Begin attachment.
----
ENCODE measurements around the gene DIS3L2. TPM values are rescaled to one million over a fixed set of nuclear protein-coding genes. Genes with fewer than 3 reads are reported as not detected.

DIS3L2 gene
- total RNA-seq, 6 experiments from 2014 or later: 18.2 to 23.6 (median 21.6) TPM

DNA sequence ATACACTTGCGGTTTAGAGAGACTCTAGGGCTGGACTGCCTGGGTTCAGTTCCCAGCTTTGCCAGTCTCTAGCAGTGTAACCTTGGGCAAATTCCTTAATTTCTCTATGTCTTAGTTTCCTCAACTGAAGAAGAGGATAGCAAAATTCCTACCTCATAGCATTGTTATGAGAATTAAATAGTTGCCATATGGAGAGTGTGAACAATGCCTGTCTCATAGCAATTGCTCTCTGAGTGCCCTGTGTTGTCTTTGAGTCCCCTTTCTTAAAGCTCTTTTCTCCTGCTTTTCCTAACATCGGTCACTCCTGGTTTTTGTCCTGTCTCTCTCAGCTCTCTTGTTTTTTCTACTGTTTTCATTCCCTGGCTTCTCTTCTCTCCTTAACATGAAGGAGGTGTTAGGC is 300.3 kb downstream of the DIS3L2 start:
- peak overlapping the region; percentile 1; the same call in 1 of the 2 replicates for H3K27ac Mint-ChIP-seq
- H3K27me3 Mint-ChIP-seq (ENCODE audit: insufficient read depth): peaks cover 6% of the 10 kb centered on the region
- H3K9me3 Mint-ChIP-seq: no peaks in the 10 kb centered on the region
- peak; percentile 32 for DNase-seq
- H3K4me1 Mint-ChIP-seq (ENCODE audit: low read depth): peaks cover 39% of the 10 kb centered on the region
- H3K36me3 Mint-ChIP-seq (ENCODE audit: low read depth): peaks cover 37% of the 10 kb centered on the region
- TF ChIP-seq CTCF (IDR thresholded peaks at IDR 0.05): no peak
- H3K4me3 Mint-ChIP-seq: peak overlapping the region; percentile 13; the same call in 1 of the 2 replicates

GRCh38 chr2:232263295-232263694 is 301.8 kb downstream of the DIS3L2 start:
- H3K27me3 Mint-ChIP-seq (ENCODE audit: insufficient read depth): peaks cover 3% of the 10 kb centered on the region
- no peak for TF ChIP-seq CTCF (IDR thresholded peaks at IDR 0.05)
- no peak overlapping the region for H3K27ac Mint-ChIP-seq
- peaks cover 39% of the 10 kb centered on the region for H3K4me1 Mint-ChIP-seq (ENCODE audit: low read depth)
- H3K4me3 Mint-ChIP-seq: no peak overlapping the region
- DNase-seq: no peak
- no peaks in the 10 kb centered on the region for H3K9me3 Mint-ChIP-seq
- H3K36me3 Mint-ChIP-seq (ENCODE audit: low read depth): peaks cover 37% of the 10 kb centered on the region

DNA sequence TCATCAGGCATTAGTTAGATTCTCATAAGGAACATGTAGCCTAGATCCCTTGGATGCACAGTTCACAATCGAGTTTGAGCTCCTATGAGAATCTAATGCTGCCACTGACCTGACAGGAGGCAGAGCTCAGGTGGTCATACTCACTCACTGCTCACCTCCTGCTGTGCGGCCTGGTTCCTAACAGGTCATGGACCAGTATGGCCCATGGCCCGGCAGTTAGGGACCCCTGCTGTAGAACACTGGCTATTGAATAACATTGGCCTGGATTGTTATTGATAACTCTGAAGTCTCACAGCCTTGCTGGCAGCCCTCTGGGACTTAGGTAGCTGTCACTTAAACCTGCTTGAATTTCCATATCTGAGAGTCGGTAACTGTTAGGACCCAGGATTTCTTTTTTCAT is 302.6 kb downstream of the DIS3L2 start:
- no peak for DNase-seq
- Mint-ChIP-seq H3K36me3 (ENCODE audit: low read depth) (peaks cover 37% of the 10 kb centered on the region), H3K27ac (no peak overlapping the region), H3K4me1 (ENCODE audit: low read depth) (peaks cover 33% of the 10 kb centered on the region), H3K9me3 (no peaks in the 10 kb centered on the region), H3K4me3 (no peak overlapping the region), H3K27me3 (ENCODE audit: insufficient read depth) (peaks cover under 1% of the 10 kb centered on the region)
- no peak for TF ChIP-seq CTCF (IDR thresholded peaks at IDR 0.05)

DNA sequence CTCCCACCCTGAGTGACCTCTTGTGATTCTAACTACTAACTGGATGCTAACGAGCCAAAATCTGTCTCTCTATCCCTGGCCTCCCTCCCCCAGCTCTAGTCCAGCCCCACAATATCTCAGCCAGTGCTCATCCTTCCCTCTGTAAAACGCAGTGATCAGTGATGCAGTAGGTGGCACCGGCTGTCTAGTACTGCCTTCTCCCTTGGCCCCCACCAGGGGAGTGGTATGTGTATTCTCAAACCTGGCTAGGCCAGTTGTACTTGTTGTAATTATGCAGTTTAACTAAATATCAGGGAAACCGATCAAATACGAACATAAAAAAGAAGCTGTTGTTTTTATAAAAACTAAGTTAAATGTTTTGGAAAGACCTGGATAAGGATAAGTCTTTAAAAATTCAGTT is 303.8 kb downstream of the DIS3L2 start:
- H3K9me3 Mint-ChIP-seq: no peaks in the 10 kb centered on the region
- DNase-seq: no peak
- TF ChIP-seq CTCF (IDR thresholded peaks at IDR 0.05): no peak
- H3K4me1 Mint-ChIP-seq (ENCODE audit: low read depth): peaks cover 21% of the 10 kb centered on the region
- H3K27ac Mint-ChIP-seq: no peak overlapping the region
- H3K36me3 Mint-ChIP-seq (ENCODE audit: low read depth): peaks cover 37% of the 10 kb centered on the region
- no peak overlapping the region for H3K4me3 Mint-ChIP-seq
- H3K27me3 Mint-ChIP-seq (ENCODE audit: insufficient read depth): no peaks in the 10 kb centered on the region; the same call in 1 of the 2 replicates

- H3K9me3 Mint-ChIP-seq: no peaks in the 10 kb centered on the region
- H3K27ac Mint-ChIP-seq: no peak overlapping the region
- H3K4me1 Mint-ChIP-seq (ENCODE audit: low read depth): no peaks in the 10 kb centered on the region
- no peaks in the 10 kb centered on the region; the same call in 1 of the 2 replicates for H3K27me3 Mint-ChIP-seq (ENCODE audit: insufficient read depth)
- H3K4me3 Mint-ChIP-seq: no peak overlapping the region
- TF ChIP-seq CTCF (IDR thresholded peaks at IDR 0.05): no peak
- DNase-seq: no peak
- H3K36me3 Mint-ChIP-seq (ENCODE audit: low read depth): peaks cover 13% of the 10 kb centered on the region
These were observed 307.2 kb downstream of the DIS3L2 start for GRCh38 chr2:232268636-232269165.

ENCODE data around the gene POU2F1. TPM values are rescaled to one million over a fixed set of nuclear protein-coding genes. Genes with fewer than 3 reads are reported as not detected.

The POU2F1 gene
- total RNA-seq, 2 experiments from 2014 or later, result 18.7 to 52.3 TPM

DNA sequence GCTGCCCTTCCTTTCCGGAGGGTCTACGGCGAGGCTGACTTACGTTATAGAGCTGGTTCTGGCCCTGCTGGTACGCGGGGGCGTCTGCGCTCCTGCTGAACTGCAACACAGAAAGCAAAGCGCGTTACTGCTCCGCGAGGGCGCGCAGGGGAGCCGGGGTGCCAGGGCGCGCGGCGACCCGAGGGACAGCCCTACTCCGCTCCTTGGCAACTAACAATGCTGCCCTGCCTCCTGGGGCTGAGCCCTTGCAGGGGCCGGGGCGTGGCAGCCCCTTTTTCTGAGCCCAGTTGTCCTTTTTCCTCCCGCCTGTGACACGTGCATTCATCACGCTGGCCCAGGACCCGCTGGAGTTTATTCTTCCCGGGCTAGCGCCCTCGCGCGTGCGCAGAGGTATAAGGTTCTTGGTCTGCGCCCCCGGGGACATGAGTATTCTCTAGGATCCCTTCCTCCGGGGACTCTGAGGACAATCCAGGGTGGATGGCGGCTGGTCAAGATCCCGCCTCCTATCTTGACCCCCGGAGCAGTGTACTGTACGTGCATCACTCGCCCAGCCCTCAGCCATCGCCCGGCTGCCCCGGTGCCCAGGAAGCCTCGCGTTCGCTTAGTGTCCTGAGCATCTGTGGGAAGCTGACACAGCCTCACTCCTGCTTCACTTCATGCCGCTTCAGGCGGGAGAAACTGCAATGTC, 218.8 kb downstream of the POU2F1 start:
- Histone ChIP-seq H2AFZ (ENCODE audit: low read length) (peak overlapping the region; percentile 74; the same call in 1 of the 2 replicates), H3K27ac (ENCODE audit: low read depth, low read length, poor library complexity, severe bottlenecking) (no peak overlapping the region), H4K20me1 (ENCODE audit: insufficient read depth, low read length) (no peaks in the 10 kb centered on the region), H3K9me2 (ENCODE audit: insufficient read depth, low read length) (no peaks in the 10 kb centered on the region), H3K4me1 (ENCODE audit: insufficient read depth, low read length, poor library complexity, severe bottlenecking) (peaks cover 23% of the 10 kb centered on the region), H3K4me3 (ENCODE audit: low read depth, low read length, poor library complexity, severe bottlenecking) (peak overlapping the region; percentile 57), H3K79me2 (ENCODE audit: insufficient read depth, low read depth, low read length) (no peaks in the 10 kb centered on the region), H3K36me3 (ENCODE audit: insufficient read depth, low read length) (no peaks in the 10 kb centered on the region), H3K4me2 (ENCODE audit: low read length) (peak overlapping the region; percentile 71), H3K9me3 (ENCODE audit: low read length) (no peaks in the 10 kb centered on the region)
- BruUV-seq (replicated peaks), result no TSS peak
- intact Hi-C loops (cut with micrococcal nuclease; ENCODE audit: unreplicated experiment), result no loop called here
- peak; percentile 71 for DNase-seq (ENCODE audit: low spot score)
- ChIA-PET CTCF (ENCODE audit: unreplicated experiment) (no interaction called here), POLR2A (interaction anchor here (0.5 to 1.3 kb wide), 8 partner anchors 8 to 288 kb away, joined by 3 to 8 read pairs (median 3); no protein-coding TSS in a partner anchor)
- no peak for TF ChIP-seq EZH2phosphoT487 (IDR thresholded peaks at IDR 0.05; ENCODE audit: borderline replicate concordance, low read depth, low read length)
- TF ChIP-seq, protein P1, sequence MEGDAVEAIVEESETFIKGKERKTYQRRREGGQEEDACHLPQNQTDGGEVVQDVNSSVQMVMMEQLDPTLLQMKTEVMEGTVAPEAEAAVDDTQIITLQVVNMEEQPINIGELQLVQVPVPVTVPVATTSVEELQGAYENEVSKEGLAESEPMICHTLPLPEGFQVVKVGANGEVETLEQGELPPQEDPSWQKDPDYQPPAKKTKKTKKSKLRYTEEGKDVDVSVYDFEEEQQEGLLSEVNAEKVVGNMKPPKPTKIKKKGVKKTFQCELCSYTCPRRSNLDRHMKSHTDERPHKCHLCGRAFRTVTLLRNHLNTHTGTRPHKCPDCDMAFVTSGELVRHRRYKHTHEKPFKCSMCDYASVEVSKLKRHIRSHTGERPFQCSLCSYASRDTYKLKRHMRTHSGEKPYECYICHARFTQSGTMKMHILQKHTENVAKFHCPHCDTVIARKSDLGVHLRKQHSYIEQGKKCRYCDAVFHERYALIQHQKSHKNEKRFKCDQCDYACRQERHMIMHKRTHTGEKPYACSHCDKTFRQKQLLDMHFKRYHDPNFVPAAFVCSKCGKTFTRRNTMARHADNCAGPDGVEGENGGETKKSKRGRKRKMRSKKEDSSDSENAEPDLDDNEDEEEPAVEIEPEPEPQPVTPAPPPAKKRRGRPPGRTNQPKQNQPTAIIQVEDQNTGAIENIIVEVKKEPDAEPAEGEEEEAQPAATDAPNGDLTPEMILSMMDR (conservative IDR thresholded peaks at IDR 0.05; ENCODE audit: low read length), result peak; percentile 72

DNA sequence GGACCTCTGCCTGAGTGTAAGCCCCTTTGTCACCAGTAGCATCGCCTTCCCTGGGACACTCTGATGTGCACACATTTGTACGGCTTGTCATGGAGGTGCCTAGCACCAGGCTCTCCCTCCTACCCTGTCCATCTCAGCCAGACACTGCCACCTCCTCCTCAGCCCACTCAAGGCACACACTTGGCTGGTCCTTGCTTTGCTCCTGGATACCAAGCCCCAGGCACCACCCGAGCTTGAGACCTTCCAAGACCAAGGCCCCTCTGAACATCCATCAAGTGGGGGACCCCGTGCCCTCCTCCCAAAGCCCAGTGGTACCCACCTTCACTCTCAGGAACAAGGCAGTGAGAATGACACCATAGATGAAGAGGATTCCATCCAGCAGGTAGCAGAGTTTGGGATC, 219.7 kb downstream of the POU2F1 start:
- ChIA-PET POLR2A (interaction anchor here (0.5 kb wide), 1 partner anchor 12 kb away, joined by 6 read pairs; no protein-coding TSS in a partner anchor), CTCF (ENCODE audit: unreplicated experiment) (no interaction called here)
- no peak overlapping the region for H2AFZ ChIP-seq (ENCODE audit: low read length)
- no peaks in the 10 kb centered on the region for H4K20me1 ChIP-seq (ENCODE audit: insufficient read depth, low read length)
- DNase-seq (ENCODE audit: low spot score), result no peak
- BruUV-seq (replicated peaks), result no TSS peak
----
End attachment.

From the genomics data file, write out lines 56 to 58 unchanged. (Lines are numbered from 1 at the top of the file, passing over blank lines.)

- ChIA-PET POLR2A (interaction anchor here (0.5 kb wide), 1 partner anchor 12 kb away, joined by 6 read pairs; no protein-coding TSS in a partner anchor), CTCF (ENCODE audit: unreplicated experiment) (no interaction called here)
- no peak overlapping the region for H2AFZ ChIP-seq (ENCODE audit: low read length)
- no peaks in the 10 kb centered on the region for H4K20me1 ChIP-seq (ENCODE audit: insufficient read depth, low read length)